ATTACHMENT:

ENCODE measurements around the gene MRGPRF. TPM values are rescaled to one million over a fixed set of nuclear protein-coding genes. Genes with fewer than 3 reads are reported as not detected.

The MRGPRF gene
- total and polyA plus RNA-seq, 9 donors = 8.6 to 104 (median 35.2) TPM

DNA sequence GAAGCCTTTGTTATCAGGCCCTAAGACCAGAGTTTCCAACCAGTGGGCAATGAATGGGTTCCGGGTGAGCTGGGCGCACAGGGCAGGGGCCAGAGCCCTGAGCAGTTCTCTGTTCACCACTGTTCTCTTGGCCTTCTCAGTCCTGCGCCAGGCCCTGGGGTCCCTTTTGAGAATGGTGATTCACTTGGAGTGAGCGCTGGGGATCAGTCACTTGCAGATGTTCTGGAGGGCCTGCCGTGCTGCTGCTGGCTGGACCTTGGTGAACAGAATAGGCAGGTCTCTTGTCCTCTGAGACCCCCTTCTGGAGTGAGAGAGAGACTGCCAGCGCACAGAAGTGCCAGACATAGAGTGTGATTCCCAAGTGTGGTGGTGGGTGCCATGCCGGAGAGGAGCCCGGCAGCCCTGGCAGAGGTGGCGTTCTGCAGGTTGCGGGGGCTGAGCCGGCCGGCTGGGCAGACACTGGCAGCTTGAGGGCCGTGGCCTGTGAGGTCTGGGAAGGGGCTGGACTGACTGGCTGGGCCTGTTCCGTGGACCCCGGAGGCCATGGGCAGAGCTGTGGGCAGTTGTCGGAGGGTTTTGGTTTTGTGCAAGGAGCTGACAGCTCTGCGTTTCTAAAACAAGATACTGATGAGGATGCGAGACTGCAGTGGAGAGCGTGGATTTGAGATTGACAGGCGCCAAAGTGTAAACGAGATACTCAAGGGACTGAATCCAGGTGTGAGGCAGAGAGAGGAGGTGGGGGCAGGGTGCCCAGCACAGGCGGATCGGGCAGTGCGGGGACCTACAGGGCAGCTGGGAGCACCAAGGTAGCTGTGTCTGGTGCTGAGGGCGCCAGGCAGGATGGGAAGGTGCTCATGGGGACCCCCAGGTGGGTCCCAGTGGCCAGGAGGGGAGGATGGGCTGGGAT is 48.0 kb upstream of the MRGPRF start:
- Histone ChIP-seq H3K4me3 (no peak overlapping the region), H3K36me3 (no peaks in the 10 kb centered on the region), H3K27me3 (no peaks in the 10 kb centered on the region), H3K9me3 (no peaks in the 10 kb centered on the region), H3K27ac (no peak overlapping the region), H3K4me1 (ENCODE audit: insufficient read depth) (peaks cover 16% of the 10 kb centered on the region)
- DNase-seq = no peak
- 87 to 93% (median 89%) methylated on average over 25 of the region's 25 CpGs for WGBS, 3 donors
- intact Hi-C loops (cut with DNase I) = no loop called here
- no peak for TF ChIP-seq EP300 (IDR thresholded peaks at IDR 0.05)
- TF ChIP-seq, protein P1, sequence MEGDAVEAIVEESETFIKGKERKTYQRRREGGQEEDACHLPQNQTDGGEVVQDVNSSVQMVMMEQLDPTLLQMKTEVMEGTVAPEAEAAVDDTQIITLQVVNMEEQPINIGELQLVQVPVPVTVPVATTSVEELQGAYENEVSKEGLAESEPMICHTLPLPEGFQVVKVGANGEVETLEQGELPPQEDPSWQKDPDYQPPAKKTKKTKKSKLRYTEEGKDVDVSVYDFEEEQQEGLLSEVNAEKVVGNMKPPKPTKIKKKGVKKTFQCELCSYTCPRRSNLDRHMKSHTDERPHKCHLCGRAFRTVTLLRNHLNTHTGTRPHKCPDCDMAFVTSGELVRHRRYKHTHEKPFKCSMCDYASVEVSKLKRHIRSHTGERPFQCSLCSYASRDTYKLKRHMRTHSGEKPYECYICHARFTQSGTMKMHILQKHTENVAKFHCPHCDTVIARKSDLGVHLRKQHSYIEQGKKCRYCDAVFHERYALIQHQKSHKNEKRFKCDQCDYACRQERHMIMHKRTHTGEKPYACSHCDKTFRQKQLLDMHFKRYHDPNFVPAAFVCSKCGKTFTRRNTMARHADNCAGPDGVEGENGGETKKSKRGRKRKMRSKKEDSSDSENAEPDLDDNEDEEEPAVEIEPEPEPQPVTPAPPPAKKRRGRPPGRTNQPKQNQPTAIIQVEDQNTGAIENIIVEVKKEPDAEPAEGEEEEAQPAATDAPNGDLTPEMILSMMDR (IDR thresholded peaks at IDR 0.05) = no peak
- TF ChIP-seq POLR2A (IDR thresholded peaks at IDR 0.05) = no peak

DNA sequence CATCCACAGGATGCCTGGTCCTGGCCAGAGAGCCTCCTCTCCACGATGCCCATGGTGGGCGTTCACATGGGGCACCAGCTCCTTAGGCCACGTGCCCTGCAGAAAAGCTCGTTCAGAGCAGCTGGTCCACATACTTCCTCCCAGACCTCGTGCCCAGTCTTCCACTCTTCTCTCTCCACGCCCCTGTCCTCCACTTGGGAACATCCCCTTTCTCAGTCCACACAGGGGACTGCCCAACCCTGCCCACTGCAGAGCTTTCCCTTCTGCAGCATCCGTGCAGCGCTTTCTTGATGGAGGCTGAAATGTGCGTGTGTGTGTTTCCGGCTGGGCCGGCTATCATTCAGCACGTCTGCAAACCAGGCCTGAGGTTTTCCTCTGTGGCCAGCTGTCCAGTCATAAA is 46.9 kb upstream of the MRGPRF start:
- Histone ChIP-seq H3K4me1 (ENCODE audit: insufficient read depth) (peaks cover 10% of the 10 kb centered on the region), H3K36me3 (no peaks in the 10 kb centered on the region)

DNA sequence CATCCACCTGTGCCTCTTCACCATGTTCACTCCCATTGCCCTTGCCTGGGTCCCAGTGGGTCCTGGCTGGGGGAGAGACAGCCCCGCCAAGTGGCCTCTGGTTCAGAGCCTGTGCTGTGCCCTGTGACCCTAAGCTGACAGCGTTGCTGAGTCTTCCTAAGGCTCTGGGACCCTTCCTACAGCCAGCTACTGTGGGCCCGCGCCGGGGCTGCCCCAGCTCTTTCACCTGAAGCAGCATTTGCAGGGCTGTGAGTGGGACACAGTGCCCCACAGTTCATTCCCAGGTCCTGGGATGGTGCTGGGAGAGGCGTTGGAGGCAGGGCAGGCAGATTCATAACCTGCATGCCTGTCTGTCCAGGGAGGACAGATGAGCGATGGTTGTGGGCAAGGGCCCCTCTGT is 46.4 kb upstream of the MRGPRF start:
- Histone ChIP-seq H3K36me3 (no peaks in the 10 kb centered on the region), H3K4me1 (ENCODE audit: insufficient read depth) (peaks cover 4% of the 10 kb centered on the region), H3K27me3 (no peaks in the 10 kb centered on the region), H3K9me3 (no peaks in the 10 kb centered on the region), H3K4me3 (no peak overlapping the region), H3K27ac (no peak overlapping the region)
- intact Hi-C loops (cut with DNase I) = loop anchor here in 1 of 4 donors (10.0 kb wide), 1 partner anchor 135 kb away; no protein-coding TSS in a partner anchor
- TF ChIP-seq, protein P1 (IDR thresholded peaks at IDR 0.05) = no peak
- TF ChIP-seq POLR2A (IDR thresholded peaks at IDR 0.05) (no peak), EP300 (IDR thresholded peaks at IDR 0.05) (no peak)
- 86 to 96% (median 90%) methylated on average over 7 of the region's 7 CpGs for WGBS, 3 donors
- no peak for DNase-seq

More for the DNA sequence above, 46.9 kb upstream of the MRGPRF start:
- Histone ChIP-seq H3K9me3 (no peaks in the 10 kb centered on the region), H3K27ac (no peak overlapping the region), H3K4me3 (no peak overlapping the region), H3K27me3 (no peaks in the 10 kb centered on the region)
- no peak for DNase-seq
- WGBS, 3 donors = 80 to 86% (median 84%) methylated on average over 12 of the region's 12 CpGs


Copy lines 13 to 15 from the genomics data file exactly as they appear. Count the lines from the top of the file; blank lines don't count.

- Histone ChIP-seq H3K4me1 (ENCODE audit: insufficient read depth) (peaks cover 10% of the 10 kb centered on the region), H3K36me3 (no peaks in the 10 kb centered on the region)

DNA sequence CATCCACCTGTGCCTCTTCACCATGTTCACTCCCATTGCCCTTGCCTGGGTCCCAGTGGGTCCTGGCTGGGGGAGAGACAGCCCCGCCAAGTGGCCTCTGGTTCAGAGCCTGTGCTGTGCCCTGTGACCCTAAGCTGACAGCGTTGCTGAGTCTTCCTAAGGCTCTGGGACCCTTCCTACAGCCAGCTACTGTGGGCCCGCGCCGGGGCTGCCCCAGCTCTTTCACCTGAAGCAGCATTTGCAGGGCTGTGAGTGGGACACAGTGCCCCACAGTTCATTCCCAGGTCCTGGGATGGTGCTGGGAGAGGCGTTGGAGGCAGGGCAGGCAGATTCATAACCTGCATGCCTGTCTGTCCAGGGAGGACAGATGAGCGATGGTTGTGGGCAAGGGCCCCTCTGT is 46.4 kb upstream of the MRGPRF start:
- Histone ChIP-seq H3K36me3 (no peaks in the 10 kb centered on the region), H3K4me1 (ENCODE audit: insufficient read depth) (peaks cover 4% of the 10 kb centered on the region), H3K27me3 (no peaks in the 10 kb centered on the region), H3K9me3 (no peaks in the 10 kb centered on the region), H3K4me3 (no peak overlapping the region), H3K27ac (no peak overlapping the region)